Byju's Limit Calculator is a tool which makes calculations very simple and interesting.
If an input is given then it can easily show the result for the given number.
Factoring this one is just a little harder, but the idea is exactly the same.
\begin \lim_\dfrac &= \text \\ \\ &= \lim_\dfrac \\ \\ &= \lim_\dfrac \\ \\ &= \lim_[x 1] \\ \\ &= 6 \quad \cmark\end You probably have some problems that look like $$\lim_ \dfrac = ?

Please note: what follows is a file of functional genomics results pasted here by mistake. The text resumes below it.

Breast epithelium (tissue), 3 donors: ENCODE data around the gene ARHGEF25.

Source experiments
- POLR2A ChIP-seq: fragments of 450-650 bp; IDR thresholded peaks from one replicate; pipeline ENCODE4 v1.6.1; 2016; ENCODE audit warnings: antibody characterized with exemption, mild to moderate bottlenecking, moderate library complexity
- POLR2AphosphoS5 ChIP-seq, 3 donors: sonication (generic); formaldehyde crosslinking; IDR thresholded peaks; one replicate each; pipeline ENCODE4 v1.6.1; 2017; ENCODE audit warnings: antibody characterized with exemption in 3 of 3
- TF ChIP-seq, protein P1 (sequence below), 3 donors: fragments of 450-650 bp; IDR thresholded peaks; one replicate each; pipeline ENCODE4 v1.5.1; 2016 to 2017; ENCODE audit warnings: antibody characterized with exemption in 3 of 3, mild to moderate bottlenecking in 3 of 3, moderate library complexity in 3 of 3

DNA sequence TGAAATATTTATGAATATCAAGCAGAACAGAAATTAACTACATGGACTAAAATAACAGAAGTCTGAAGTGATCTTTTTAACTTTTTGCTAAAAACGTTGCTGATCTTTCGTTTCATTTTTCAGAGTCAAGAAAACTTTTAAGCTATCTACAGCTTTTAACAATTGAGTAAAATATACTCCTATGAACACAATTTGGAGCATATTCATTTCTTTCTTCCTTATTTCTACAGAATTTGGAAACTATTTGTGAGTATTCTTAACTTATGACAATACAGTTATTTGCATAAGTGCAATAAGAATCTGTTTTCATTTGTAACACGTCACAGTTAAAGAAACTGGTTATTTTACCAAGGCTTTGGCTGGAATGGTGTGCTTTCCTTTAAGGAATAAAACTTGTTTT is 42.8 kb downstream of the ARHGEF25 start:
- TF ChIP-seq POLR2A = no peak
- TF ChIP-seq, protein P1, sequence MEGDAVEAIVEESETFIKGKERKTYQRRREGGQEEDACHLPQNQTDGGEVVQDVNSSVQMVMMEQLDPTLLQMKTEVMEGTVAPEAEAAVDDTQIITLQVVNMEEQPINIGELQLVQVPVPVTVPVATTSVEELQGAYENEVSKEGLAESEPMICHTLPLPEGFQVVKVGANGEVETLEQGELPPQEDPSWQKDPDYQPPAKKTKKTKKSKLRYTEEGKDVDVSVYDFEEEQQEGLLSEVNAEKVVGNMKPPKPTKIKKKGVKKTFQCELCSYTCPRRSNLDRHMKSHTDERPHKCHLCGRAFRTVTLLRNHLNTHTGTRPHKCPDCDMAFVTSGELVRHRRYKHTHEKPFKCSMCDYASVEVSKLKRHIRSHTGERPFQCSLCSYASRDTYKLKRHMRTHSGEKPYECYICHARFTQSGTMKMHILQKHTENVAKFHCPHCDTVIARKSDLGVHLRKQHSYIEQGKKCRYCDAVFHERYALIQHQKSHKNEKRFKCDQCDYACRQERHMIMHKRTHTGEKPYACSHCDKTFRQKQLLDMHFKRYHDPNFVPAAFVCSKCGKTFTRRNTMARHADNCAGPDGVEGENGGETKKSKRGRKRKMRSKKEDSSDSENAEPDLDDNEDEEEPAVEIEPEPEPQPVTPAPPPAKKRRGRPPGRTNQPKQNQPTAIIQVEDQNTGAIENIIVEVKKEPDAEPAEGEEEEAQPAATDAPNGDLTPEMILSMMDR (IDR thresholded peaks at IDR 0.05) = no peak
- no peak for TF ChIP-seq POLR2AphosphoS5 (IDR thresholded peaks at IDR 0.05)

Instead, there’s probably a polynomial you can expand.
For example, here’s a problem a student asked us via Twitter:$$\lim_\dfrac = ?
Textbooks are good sources of graphs showing continuous and discontinuous functions.
If you have a smartboard you may want to try an online interactive gallery for graphing functions which can be found at: Maths Online from the University of Vienna, Austria.
From the left and right side of the limiting x value 2, the y value is approaching -4. If the result of direct substitution results in a function that is 0/0, the answer is undefined at this point, yet the limit still exists.
To evaluate the limits students need to be shown several examples.